Tag: Chelsea Cain

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    Review: Mockingbird #5

    Review of Mockingbird #5

    Mockingbird #5Mockingbird is a series that seems to have it all. A butt-kicking, intelligent, funny heroine. Light plotlines with a hint of something more menacing to come. Guest stars aplenty. And now with issue 5, zombies!

    Bobbi Morse’s Mockingbird spends much of this issue battling the undead while trying to escape a secret S.H.I.E.L.D. medical clinic located stories beneath New York’s Chelsea Market. In the process, she runs into the likes of Spider-Man (the Miles Morales version) and Howard the Duck. (The eagle-eyed reader may also spot artist Ibrahim Moustafa’s Hulk-on-a-toilet in-joke.)

    As usual, Mockingbird doesn’t need to wait for a male hero to rescue her. From nearly the first panel, she’s taking matters into her own hands by taking out zombies while trying to understand the mysterious illness that may be threatening her life. In fact, it’s the fighting that takes Morse’s mind off of the rest of her troubled life and gives her something to focus on. She admits that the fighting makes her happy.

    As usual in this series, humor abounds. Writer Chelsea Cain keeps Mockingbird light, cracking more quips in a few pages than are usually crammed into an entire issue of Spider-Man (Parker, not Morales). But the surprising humor comes from studying Moustafa’s artwork. Although it’s a departure from the previous penciler Kate Niemozyk, it’s filled with jokes, from the awful flowered wallpaper in the doctor’s offices to the almost unnoticeable “Stressed out?” sign with a picture of the Hulk.

    The issue ends with somewhat of a resolution to Morse’s ongoing illness – though it’s probably not what you were thinking. The good news is that she will be back for more happy fighting.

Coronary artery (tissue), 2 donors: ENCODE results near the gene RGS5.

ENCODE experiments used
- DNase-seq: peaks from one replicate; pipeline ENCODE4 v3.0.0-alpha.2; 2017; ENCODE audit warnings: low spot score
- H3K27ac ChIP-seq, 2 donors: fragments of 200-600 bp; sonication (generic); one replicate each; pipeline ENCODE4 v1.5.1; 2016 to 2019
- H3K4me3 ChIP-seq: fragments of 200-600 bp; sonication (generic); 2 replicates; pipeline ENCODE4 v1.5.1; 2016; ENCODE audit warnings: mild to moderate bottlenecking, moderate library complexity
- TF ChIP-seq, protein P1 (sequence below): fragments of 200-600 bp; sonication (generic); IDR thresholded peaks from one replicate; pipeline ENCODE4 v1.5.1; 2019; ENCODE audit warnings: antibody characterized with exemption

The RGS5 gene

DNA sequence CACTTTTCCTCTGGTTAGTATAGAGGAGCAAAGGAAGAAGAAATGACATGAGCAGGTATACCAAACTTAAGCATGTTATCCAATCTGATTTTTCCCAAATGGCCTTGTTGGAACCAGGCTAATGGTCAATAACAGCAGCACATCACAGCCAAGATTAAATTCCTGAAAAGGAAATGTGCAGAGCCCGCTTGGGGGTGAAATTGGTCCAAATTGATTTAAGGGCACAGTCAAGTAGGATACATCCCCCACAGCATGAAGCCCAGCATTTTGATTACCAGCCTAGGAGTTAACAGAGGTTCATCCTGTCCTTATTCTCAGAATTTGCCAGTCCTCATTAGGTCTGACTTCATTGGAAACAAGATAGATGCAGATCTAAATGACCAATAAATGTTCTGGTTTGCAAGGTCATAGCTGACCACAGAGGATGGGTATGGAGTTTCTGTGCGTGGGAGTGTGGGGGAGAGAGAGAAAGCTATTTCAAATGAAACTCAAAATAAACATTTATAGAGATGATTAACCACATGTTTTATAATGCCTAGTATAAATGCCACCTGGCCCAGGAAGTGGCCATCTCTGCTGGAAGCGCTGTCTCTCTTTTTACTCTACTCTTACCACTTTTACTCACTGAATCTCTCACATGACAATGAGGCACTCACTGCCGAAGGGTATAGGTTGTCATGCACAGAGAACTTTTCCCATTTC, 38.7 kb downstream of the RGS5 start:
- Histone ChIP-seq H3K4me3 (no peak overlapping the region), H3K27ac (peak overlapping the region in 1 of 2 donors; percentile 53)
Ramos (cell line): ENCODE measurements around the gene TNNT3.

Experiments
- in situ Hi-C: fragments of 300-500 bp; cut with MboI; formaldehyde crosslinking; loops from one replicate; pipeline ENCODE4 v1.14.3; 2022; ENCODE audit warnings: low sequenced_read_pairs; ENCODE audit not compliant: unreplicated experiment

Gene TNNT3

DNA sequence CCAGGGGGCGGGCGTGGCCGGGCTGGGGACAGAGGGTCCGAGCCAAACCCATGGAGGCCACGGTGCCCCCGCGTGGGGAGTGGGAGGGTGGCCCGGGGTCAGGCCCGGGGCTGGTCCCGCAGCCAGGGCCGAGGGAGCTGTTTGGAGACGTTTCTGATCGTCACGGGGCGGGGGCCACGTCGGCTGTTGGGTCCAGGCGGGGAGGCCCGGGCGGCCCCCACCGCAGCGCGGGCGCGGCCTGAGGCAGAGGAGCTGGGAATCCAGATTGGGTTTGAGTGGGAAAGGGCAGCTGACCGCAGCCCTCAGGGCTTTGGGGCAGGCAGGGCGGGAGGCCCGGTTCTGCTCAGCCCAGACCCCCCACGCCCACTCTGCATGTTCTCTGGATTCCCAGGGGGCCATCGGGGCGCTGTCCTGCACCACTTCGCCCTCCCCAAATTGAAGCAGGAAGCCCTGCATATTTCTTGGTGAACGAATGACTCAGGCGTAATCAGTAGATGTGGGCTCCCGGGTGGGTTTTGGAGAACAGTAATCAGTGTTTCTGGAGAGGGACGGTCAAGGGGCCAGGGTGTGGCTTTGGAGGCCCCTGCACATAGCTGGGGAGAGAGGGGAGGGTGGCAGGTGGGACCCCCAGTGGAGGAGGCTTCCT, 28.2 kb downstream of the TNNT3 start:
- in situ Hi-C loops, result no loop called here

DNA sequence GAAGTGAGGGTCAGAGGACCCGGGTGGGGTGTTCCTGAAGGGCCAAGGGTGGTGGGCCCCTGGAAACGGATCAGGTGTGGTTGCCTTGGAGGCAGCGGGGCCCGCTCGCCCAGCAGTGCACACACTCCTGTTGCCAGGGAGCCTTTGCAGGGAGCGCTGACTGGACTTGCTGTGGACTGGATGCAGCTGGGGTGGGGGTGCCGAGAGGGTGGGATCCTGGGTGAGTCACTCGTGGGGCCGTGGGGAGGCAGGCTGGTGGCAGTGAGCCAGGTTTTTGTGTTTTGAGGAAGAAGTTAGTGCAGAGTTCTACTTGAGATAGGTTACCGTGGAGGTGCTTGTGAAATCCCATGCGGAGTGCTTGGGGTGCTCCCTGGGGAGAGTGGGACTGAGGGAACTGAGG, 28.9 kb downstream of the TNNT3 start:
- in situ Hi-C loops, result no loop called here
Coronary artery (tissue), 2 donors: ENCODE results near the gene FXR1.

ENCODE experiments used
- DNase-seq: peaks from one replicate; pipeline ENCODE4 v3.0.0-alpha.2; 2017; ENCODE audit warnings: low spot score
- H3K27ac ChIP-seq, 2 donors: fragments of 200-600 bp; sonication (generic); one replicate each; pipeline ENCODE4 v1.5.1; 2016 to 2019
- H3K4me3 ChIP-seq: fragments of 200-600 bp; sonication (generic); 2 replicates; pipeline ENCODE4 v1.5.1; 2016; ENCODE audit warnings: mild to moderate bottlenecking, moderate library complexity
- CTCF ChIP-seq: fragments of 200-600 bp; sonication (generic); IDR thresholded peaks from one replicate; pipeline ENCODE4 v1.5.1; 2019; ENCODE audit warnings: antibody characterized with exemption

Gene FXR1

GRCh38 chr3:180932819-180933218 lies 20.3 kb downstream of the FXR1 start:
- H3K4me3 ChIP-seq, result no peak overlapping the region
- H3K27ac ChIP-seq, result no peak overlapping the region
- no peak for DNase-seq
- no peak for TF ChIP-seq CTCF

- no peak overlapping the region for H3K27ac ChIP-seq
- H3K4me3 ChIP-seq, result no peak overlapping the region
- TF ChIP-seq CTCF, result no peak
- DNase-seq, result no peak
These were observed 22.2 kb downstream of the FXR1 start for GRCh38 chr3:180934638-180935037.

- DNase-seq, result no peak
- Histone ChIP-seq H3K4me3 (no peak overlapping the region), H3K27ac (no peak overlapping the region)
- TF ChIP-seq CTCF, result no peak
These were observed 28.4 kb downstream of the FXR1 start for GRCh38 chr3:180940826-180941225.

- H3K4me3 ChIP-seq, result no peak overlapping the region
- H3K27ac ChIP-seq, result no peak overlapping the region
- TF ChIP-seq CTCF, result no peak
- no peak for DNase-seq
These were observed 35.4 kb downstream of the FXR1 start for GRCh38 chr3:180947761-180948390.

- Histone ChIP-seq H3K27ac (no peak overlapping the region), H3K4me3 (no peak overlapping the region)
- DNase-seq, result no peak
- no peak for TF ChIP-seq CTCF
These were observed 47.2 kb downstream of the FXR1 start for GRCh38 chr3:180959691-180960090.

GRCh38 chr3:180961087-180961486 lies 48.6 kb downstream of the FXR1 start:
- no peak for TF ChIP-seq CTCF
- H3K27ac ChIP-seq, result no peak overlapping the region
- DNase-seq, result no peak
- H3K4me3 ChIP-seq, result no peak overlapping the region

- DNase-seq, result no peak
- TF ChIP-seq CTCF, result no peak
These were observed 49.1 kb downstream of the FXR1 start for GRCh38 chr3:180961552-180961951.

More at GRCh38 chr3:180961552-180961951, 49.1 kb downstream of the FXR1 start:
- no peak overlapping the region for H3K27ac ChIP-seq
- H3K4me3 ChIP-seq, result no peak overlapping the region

Mockingbird #5, Marvel Comics, Released July 27, 2016, Written by Chelsea Cain, Art by Ibrahim Moustafa, Color by Rachelle Rosenberg, Lettering by VC’s Joe Caramagna; $3.99.

    Review by Tom Smithyman.

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    Review: Mockingbird #4

    mockingbird #4 coverReunited – and it feels so good. Well, mostly good. For a while anyway.

    That’s the sentiment in the newest issue of Mockingbird, which reteams the troubled SHIELD agent with her one-time husband, Clint Barton, aka Hawkeye. As Bobbi Morse’s Mockingbird is researching the mysterious illness that is threatening her life, she comes across a not-so-secret underwater base teaming with evil scientist-terrorists. As well as a certain bow-wielding Avenger.

    They are reminded why they were such a good team – and ultimately why they split. Writer Chelsea Cain nails the dynamic between the lovers. It’s never too serious, but you always know they care about each other. She even sprinkles in a little backstory to humorously help move the pair out of a sticky situation.

    Cain also adds plenty of lightheartedness to the series. Instead of SHIELD’s usual menace, Advanced Idea Mechanics (AIM), Mockingbird and Hawkeye battle Total Idea Mechanics (TIM). “So basically you’re AIM but in a different color suit,” says Mockingbird, who apparently is in on the joke.

    What’s also refreshing about the series is that this character, despite having no super powers, can hold her own with the big boys (emphasis on boys). She rescues the gentleman in distress, not the other way around. She’s the one cracking jokes while beating up the baddies and as a scientist, she’s not waiting for some deus ex machina for a cure. She’s doing the research herself. There’s little doubt, when her life is saved in a future issue, she’ll only have herself to blame.

    Mockingbird #4, Marvel Comics, Released June 29, 2016, Written by Chelsea Cain, Art by Kate Niemozyk, Color by Rachelle Rosenberg, Lettering by VC’s Joe Caramagna; $3.99.

    Review by Tom Smithyman

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    New Comic Book Day — Reviews for Spider-Woman, Hellboy Winter Special & Old Man Logan

    I’ve been looking forward to this week awhile now. With the Hellboy Winter Special and Old Man Logan #1 dropping this week, we’ve had some pretty good reading at the TFAW offices and comic book shops. We picked a few of this week’s new releases that we thought were standouts. This is the third of our seven-part series of New Comic Book Day blog articles.